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Human rights and its inherent liberal relativism

Liberal relativism that celebrates civil and political rights is a neo-colonial construct which should be understood as such. What we see is really competing relativisms prioritised by the whims of private and public donors.

The human rights paradigm is embedded in a double paradox of universality and self-regulation by the state, but the ultimate paradox is the perceived need for the conceit of neocolonial liberalism to protect and enforce these rights. It is primarily the former colonial powers of the North Atlantic which continue to repudiate the essence of human rights in their imperial “civilizing mission” on a global scale. By liberal relativism I mean the set of values and institutions which limit human rights to negative claims on the state to refrain from interfering with the freedom of individuals. This perspective upholds civil and political rights of citizens, pays lip service to notions of inclusive universality of human rights, and relegates economic and social rights and collective demands for development and protection of the environment to the realm of second and third generation rights. In this model, judicially enforceable negative civil and political rights are true rights, while affirmative claims on the state for economic and social justice are deemed incidental outcomes of upholding true rights.

This view is relativist because it is premised on a particular philosophical view and political experience. It is neocolonial because it projects that relativist view as universal through imperial hegemony, economic blackmail and the constant implicit threat of use of military force at the discretion of the same former colonial powers, while “international” finance and the U.S.-backed loan businesses make it impossible for “developing” countries to realize socio-economic and cultural rights. The liberal scenario is paradoxical because it negates self-determination of poor countries in the name of protecting their human rights. The point here is not whether a claim deserves recognition as a human right or not, but the imperialist coercive nature of the process that refuses to consider the possibility of a non-liberal perspective.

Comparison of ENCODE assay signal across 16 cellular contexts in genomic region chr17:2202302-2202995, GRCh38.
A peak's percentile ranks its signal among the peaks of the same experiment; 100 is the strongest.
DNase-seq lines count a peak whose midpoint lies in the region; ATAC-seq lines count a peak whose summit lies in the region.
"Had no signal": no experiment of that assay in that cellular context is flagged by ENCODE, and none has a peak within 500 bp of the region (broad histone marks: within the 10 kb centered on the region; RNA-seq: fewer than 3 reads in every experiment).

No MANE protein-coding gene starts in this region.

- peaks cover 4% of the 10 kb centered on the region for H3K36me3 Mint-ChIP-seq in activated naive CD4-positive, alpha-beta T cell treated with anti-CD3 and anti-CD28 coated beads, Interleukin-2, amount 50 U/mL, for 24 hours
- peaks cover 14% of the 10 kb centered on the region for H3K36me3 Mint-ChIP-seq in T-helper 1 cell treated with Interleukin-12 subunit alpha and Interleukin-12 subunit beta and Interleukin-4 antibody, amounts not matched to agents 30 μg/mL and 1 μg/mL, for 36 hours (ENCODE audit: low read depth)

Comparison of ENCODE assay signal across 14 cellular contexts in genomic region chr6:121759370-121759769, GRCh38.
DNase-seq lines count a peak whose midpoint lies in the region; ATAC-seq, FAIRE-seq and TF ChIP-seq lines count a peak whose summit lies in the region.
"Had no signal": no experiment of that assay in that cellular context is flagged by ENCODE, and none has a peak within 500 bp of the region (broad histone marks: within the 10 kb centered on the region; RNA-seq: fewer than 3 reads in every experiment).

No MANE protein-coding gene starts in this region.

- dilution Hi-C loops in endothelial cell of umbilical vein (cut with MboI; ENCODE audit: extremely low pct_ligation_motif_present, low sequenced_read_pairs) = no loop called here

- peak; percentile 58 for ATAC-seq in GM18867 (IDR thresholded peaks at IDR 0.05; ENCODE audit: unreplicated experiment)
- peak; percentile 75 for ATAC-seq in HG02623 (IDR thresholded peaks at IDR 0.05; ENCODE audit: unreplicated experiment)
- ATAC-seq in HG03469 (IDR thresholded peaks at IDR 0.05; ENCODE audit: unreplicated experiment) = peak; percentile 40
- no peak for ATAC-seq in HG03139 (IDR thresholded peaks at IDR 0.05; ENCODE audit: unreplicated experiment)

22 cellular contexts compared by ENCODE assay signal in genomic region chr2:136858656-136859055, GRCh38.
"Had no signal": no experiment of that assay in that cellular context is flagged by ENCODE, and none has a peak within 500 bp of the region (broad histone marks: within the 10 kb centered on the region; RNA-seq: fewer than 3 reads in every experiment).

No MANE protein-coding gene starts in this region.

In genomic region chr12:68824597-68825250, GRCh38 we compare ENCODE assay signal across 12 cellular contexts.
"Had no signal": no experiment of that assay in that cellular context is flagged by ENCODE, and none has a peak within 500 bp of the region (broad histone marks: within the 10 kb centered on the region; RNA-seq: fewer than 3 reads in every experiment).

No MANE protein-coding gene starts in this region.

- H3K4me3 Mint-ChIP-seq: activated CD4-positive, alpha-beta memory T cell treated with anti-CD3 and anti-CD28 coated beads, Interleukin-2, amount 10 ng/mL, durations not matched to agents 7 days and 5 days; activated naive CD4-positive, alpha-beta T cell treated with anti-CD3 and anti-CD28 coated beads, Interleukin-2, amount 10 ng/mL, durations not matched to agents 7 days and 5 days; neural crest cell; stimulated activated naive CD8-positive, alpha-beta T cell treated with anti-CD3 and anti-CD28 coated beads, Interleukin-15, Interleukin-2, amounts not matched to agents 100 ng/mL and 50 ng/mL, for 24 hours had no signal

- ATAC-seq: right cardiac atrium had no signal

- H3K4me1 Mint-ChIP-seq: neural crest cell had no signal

We all know and experience the world as who we are, men and women of any racial, linguistic, cultural, religious or other affiliation or identity. Since every claim of a human right is relative to all our particularities everywhere, the quality of being a universal norm can neither be assumed nor imposed. A liberal conception of any norm as a human right or not is necessarily as relativist as a religious or communitarian conception of that or any other norm. The paradox of universality is that any enforcement of a norm is a negation of its human rights quality, yet the lack of voluntary compliance is what constitutes a violation of the right. To say that enforcement is justified because the norm is a human right is to beg the question of who decides that. The object of universality is to ensure the protection of certain rights regardless of national constitutional, legal and political level of protection. Yet, coercive enforcement of these international obligations is neither possible in practice nor acceptable in principle.